Bush's Selective Distaste For Dictators

"He is repressive and he ought to have free elections, and he ought to have a free press, and he ought to free his prisoners," our president said as he sat next to Malaysian Prime Minister Mahathir Mohammed in the Oval Office on Tuesday, May 14. An apt description, though it might have seemed to be a jaw-dropping breech of diplomatic etiquette.

But Mr. Bush wasn't talking about Dr. Mahathir. He was talking about Fidel Castro (in response to a question about Jimmy Carter's trip to Cuba). One wonders, though, what the Malaysian leader must have been thinking as he heard the description.

"My message to the Cuban people," Mr. Bush concluded, "is demand freedom and you will have a president that stands with you."

Demand freedom in Malaysia and you're likely to wind up in prison and, no, George W. Bush won't be standing with you. He's standing instead with Dr. Mahathir, a repressive bigot who is another of our new best friends in the War on Terrorism.

After their session was over, White House spokespeople put out the word that the president had discussed human rights issues during his talks with the Malaysian leader. Dr. Mahathir had a different version. Human rights, he told reporters, "had not been discussed ... He [Bush] did not raise anything about democracy or human rights in Malaysia."

The War on Terrorism must be in some ways comforting to many of Mr. Bush's top aides. In foreign affairs, at least, it takes them back onto the familiar territory of the Cold War, when developing nations were either with us or against us, and leaders could abuse their people with impunity, provided they were stoutly anti-communist.

As an ally, Malaysia has several things to offer. It has reportedly been willing to share intelligence with Washington, and has helped with the Bush administration's efforts to break the financial networks that finance terror groups. Add to that a huge consumer electronics industry that exports a significant part of its output to the United States, and Malaysia seems to be exactly the kind of partner the administration is looking for.

Dr. Mahathir's style of government is a different matter. He has been Prime Minister since 1981, a period during which his country has underdone tremendous economic growth. But when things go wrong he tends to lash out at others: Dr. Mahathir publicly blamed the Asian financial crisis of the late 1990s on Jews in general and international financier George Soros in particular. He rose to power by making the country's ethnic Chinese minority a scapegoat for the country's problems, and later enacted legal preferences for ethnic Malays in housing, home ownership, and the awarding of government contracts and university scholarships (somehow, he did all this while becoming one of Asia's main spokespeople against South Africa's apartheid regime).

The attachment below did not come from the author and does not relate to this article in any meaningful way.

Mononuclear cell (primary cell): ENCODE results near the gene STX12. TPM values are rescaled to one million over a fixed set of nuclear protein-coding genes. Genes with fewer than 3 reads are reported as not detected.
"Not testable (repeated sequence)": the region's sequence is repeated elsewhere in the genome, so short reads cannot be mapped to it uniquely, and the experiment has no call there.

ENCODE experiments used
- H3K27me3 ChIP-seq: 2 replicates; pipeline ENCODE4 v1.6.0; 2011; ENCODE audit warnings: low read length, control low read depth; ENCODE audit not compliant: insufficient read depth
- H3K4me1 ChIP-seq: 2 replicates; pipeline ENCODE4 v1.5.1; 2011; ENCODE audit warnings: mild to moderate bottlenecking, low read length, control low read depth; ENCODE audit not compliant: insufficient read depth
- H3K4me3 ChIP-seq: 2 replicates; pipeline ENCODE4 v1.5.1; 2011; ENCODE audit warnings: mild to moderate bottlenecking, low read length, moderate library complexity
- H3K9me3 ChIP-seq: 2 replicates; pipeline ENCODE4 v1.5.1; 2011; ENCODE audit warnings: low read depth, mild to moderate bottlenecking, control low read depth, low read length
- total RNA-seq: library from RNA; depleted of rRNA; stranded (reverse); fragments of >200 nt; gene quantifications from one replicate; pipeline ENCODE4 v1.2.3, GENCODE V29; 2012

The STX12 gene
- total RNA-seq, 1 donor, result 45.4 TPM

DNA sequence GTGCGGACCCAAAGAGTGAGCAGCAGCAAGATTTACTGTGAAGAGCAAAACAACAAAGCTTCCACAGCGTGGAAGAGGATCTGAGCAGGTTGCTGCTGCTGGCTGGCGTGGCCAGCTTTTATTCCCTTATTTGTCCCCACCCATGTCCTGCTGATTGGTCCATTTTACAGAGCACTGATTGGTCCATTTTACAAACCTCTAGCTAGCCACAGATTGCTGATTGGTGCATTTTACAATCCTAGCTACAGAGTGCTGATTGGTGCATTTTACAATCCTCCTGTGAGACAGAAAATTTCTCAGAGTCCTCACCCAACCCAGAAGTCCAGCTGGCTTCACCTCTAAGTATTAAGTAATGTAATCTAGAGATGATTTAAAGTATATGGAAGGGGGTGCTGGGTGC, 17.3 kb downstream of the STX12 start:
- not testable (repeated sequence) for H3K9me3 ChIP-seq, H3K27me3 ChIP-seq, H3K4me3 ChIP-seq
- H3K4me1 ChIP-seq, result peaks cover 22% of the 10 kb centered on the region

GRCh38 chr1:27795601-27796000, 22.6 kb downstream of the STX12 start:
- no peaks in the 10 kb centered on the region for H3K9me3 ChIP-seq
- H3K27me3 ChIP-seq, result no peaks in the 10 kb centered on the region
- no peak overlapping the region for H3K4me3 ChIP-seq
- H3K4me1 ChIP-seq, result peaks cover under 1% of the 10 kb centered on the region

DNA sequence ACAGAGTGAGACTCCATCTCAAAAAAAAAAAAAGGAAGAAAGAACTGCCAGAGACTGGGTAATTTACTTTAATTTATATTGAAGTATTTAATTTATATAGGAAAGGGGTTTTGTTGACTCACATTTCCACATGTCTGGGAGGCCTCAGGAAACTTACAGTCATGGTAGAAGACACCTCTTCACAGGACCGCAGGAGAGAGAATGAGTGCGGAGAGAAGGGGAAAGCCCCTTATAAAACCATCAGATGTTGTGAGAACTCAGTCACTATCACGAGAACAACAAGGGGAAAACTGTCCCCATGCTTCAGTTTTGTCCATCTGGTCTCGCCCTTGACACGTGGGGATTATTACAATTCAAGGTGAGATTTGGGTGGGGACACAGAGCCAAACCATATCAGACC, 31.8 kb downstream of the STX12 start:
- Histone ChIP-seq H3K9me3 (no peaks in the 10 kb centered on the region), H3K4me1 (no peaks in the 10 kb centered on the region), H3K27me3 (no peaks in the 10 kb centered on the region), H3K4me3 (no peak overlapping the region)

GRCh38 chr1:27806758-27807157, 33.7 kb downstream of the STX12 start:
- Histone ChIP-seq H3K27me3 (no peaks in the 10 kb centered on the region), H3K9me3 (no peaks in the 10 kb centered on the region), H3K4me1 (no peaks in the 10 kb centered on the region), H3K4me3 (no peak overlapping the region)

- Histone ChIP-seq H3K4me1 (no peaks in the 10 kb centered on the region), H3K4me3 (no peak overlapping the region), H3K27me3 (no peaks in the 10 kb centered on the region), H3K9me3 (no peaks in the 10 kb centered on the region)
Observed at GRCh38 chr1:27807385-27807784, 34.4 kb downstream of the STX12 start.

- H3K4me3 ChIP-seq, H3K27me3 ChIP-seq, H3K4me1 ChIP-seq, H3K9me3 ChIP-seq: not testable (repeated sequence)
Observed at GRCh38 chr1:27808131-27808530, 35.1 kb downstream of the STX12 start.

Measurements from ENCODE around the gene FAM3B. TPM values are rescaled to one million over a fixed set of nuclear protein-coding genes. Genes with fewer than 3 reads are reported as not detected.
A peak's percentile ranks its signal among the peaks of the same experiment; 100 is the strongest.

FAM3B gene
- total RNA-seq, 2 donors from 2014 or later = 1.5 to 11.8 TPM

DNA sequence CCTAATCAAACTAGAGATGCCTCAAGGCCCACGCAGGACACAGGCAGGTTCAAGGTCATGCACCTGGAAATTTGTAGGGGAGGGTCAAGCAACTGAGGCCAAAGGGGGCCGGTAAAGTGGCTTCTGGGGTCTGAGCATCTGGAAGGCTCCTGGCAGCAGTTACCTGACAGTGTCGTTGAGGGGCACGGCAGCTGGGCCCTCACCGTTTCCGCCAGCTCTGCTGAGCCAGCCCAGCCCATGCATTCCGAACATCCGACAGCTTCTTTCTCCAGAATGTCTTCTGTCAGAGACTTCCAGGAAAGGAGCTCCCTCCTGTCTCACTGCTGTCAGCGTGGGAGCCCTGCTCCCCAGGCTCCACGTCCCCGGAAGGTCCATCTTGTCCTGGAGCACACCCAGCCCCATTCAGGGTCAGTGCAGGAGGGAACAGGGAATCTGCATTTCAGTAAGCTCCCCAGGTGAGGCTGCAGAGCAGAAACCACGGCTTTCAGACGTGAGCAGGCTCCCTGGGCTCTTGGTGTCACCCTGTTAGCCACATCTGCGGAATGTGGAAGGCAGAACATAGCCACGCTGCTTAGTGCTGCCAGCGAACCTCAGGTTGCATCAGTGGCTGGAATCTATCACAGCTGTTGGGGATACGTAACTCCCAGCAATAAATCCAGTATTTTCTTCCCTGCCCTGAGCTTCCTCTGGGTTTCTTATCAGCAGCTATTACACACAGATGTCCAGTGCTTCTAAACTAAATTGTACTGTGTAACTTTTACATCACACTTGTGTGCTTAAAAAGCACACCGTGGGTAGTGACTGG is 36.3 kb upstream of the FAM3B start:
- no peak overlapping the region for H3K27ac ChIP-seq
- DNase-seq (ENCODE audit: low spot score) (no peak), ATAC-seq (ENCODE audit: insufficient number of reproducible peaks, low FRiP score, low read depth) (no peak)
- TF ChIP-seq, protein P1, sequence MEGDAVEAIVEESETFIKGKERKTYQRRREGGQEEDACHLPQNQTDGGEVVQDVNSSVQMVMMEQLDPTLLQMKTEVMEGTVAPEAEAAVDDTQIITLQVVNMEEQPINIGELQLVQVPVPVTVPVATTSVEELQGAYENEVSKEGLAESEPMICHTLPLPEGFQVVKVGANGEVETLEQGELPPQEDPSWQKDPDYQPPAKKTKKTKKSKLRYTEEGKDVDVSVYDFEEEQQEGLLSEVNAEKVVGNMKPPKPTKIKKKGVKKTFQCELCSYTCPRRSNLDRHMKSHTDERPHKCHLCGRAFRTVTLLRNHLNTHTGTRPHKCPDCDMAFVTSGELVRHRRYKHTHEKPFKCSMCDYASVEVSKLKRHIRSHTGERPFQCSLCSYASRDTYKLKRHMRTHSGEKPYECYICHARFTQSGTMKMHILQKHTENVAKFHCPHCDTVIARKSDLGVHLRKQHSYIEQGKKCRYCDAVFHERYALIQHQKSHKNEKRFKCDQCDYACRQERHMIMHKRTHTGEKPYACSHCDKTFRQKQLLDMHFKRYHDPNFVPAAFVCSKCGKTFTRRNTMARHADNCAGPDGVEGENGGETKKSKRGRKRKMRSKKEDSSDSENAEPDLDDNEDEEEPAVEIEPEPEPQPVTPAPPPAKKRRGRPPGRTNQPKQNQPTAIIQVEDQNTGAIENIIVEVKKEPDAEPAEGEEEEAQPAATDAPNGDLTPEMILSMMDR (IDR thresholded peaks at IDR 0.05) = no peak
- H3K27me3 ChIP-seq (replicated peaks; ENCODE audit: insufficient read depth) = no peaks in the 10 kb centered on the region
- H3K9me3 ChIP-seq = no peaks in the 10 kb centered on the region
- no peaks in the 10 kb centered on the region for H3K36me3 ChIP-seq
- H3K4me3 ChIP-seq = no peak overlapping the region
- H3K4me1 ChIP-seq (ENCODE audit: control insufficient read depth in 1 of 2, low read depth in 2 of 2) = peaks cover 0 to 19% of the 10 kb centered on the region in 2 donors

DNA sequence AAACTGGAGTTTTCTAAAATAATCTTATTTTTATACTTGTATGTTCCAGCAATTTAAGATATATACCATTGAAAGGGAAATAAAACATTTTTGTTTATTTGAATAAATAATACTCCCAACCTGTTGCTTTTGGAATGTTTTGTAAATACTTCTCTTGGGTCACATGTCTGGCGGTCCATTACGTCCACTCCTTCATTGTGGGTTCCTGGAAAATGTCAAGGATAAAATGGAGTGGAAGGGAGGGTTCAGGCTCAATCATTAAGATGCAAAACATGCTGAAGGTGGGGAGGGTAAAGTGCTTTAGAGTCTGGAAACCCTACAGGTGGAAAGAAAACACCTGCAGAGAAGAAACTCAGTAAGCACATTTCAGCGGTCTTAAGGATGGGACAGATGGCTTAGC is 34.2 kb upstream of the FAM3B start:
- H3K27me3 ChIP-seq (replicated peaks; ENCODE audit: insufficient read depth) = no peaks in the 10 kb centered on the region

Malaysia is a kind of pseudo-democracy. It holds regular and relatively clean elections, but the ruling National Front, led by Dr. Mahathir's United Malays National Organization (UMNO), has ruled since independence in 1957. The State Department's latest annual human rights report says, "Opposition leaders credibly claimed that the Election Commission, which is responsible for holding and monitoring elections, did not carry out its duties impartially."

UMNO's control is maintained, in part, through a carefully muzzled press. The State Department notes that, "Government restrictions, pressure, and intimidation led to a high degree of press self-censorship. The Government continued to limit the publication of an opposition party newspaper, and refused to renew the publication permits of several other political weeklies."

Aside from occasionally venting about George Soros, what has put Dr. Mahathir in Western newspapers the most in the last few years is the case of his one-time political heir, Anwar Ibrahim. Anwar was Deputy Prime Minister when Mahathir fired him in 1998 and, soon afterwards, had him arrested. After he appeared in court with visible facial bruises, the government admitted the obvious -- he had been beaten in prison. He was later sentenced to 15 years in prison on sodomy and corruption charges that even the State Department describes as "politically motivated."

According to Human Rights Watch, in July 2001 Secretary of State Colin Powell told the Malaysian foreign minister that Dr. Mahathir would not be welcome in Washington (where he had not visited since 1994) until there was progress on Anwar's case and those of other dissidents. Apparently that has changed.

At least it's good to know the president still opposes repression in Cuba.

Laocoön was a priest who warned the people of Troy against taking the wooden horse inside the city walls. It is also the pen name of an American journalist who covers foreign policy and the media.

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